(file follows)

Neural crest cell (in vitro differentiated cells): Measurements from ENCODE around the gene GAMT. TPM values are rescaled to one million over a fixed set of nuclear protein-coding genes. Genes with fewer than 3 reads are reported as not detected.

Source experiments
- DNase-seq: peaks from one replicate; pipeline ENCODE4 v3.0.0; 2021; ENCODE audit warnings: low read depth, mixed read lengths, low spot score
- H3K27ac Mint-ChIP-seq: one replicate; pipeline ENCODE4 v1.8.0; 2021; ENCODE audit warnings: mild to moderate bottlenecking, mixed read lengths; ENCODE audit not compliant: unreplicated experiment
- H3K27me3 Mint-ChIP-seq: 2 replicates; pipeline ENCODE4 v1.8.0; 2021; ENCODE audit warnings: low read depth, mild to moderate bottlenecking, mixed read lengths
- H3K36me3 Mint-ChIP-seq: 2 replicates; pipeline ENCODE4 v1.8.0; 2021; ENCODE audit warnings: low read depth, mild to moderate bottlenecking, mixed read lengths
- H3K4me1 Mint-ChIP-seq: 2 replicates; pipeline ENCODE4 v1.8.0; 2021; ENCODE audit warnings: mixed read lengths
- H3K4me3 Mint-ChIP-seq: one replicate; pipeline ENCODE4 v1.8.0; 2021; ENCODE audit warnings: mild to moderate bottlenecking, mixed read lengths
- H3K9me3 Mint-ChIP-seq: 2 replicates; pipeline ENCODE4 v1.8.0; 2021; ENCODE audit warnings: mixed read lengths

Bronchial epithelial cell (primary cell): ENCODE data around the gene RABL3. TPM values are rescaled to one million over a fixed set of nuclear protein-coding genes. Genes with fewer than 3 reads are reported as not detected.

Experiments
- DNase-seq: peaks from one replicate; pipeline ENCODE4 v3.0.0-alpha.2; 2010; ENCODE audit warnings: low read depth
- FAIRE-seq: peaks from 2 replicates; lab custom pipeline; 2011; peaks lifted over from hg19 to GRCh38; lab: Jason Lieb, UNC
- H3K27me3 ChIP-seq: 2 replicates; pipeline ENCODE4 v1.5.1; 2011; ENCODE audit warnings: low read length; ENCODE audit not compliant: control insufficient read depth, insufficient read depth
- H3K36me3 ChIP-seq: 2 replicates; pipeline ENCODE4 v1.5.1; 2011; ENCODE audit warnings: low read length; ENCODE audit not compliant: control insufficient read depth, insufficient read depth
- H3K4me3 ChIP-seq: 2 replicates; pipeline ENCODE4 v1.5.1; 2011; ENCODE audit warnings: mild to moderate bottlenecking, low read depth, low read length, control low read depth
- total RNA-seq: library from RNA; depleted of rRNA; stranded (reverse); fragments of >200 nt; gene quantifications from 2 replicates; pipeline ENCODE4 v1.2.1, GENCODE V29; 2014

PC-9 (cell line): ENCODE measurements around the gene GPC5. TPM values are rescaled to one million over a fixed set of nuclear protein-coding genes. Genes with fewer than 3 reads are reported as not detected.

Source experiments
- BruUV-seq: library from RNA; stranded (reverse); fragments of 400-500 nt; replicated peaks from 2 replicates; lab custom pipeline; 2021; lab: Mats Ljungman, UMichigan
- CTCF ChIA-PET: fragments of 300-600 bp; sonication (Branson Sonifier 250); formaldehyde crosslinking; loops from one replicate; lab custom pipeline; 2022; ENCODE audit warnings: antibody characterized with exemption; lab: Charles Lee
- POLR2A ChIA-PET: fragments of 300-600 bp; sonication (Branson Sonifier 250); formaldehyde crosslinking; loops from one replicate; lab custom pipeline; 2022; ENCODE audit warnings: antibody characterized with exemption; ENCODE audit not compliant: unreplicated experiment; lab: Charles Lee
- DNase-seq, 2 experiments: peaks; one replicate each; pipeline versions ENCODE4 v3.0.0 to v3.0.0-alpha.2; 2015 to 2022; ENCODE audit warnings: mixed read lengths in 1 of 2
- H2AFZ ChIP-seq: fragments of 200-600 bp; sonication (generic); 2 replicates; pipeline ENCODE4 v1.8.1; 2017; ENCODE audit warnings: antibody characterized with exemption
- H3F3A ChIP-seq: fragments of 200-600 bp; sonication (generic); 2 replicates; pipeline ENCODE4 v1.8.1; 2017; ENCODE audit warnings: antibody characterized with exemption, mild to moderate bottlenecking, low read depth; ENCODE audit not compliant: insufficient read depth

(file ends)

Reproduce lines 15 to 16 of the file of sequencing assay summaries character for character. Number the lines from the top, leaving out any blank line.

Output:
- H3K36me3 ChIP-seq: 2 replicates; pipeline ENCODE4 v1.5.1; 2011; ENCODE audit warnings: low read length; ENCODE audit not compliant: control insufficient read depth, insufficient read depth
- H3K4me3 ChIP-seq: 2 replicates; pipeline ENCODE4 v1.5.1; 2011; ENCODE audit warnings: mild to moderate bottlenecking, low read depth, low read length, control low read depth